Writing in Asharq Alawsat, Abdullah Al-Otaibi comments on the blurred line that stands between ‘political Islam’ and ‘militant Islam’. Much like the way the N. Irish political party Sinn Féin provided a political cover for the actions of the Provisional Irish Republican Army (PIRA), he argues, the Muslim Brotherhood and other Islamist groups provide political cover for violent groups, even within the “Arab Spring” movement.
Militant Islam and Political Islam
Militant Islam is a term used to cover those groups, currents, symbols, and individuals who use Islam as a pretext for armament, fighting, and violence. It is a term that covers various methods and styles, ranging from radical theorizing and the issuance of provocative fatwas, to planned and organized operations, to simple cold-blooded murder.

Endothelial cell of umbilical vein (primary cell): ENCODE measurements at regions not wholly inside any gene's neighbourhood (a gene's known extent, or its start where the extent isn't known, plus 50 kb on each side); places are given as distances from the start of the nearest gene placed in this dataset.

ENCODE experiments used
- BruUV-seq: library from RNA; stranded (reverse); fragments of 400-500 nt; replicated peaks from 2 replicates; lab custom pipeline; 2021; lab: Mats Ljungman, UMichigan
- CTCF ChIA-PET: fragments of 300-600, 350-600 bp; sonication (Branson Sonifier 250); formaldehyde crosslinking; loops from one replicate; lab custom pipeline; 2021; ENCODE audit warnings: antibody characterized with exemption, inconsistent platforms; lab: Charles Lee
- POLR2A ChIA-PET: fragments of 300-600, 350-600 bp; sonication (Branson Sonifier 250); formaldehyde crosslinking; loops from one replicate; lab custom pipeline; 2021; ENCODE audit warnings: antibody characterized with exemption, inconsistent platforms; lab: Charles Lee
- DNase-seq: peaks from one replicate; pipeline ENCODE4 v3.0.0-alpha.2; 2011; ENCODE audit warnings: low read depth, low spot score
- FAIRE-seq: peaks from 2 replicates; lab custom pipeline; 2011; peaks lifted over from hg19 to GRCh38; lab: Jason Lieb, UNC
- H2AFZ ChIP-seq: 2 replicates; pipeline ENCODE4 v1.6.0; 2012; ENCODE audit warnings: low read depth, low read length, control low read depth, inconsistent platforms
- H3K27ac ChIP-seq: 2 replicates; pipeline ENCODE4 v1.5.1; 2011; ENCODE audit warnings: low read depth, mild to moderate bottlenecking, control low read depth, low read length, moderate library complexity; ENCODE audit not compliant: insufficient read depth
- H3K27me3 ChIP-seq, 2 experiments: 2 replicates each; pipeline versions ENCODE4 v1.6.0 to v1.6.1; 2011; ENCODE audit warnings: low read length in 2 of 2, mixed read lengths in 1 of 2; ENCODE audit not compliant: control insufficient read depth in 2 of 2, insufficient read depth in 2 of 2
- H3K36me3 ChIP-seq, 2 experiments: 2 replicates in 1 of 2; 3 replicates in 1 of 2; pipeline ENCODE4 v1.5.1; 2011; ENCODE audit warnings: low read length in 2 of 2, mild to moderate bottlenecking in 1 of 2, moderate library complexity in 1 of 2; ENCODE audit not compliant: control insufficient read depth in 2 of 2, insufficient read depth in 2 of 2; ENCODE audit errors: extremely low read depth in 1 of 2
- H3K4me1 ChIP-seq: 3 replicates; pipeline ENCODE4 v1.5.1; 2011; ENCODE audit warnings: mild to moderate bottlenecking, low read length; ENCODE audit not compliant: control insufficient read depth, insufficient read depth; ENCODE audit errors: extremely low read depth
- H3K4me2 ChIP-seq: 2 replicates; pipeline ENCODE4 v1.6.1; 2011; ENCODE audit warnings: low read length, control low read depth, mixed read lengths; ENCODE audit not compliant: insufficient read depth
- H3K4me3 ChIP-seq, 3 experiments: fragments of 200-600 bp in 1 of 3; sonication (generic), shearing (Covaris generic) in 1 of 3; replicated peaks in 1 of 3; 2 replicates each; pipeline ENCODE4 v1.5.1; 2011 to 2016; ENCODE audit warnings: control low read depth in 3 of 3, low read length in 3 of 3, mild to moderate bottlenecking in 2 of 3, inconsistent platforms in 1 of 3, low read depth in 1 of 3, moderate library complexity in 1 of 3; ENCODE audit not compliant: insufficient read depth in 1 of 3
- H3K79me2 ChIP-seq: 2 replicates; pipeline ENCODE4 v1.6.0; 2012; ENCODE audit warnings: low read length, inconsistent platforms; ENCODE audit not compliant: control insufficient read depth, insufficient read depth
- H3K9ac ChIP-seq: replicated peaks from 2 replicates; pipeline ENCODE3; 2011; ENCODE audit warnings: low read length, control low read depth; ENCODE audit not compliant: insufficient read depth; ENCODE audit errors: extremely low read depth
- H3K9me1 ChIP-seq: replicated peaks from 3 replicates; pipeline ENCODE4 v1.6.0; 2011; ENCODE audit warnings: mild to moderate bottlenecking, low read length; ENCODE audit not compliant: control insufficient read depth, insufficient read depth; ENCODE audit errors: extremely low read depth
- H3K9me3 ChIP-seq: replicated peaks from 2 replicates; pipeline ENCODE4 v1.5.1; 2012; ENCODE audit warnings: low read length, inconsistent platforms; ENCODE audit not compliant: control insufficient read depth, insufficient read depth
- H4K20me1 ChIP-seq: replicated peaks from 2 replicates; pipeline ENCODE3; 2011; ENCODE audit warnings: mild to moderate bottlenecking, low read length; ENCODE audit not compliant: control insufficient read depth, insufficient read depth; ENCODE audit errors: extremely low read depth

According to some today, there is a vast difference between militant and political Islam, yet history tells us that this is not an accurate reading. From the beginning, the Muslim Brotherhood—the oldest and most prominent representatives of political Islam—have cultivated militant Islam from within through secret organizations and specialist groups. It is well known that the Brotherhood carried out many bombings, assassinations, and acts of violence under the eyes of their founder, Hassan Al-Banna. The group also sought to incite revolutions, as happened in Yemen in 1948. During the era of the second Brotherhood General Guide Hassan Al-Hudaybi, this violent trend continued. At the time, illustrious Brotherhood member Yusuf Al-Qaradawi conveyed his consent, as did Zaynab Al-Ghazali. The trail can also be traced back to Sayyid Qutb, who was executed following a state crackdown on the Brotherhood in the 1960s. Indeed, we can assert that the violent religious organizations of the 1970s emerged from the womb of Qutb’s rhetoric.